Bruins

Bruins know how Red Sox feel post-collapse

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Bruins know how Red Sox feel post-collapse

By Joe Haggerty
CSNNE.com Bruins Insider Follow @hackswithhaggs
BOSTON -- Andrew Ference had a pretty simple message for any Red Sox player he might bump into at Whole Foods or see at a charity event.

It wont be maudlin sympathy or a contrived new-age message of redemption after the Sox suffered the worst regular-season collapse in baseball history. It will be the hockey solution to starting the healing process.

Id ask them if they want to go get a beer," said Ference, who was a part one of the worst collapses in NHL playoff history when the Bruins lost to the Flyers after leading the 2010 Eastern Conference Semifinals, three games to none. That's about it. I dont think there was a single guy around here after Flyers loss that was looking for a shoulder to cry on or looking for sympathy. We were mad with each other.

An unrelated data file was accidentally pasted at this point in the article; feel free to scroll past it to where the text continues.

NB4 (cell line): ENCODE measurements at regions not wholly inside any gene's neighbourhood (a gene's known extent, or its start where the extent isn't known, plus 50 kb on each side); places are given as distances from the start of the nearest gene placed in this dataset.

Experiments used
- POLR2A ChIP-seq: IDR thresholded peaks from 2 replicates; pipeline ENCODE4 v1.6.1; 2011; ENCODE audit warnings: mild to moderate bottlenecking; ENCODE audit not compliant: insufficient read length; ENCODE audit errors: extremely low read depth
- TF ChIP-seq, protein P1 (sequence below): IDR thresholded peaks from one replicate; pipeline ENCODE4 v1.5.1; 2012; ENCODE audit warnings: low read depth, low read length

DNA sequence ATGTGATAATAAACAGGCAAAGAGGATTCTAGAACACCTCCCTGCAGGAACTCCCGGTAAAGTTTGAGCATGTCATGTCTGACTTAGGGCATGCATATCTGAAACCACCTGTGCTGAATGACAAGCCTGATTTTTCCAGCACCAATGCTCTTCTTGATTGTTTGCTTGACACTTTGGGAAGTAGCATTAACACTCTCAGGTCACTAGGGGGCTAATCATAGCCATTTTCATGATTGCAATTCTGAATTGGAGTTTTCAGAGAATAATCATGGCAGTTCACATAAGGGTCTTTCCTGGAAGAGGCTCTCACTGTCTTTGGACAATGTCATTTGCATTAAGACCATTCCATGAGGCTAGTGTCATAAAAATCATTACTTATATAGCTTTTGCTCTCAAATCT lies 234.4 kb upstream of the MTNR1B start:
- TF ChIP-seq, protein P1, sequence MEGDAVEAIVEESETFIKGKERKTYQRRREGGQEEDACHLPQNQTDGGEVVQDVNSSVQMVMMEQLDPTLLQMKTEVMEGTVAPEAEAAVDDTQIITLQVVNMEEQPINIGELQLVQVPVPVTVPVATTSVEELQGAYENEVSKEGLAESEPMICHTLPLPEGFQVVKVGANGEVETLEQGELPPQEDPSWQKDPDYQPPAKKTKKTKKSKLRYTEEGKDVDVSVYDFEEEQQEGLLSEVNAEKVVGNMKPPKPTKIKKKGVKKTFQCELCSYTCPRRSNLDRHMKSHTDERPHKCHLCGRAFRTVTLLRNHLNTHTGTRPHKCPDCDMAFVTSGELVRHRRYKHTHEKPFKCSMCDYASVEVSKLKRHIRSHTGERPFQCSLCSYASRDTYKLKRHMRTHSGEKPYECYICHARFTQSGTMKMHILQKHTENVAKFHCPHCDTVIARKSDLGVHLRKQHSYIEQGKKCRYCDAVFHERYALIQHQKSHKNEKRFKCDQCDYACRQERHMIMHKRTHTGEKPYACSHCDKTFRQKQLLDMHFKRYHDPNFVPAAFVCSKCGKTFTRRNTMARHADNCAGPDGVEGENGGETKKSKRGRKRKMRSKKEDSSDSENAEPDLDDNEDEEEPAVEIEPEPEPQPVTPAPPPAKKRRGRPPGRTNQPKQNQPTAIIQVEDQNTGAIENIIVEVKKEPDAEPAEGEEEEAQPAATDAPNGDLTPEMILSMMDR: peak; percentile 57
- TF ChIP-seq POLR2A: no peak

It almost seemed surreal to those Bruins players watching it unfold Wednesday night in real time, just as it did to a nation of Red Sox fans that are still slack-jawed and a little stunned Thursday. The Evan Longoria home run added another chapter of Red Sox misery that had been remarkably absent since the 2004 World Series title.

I watch about three hours of baseball and that was it for me last night," Ference said. "It was nuts. It was almost like it was scripted for it to be as hurtful as possible. It sucks. Its not fun. Its a bad feeling to go through as a player. Youre not trying to tank. Its almost like you try too hard to turn things around and it just gets worse.

You only go through the media gauntlet if youre reading the papers and listening to what people say outside the room. I dont think as bad it was that guys cared too much what was said on the outside. We were harsh enough on the inside of the room with ourselves. From our GM to the coach and the players, we were extremely hard on each other. I dont know if the situation is the same with the Red Sox or not, but I know we were all glad the next year that we didnt blow it all up because we believed in each other.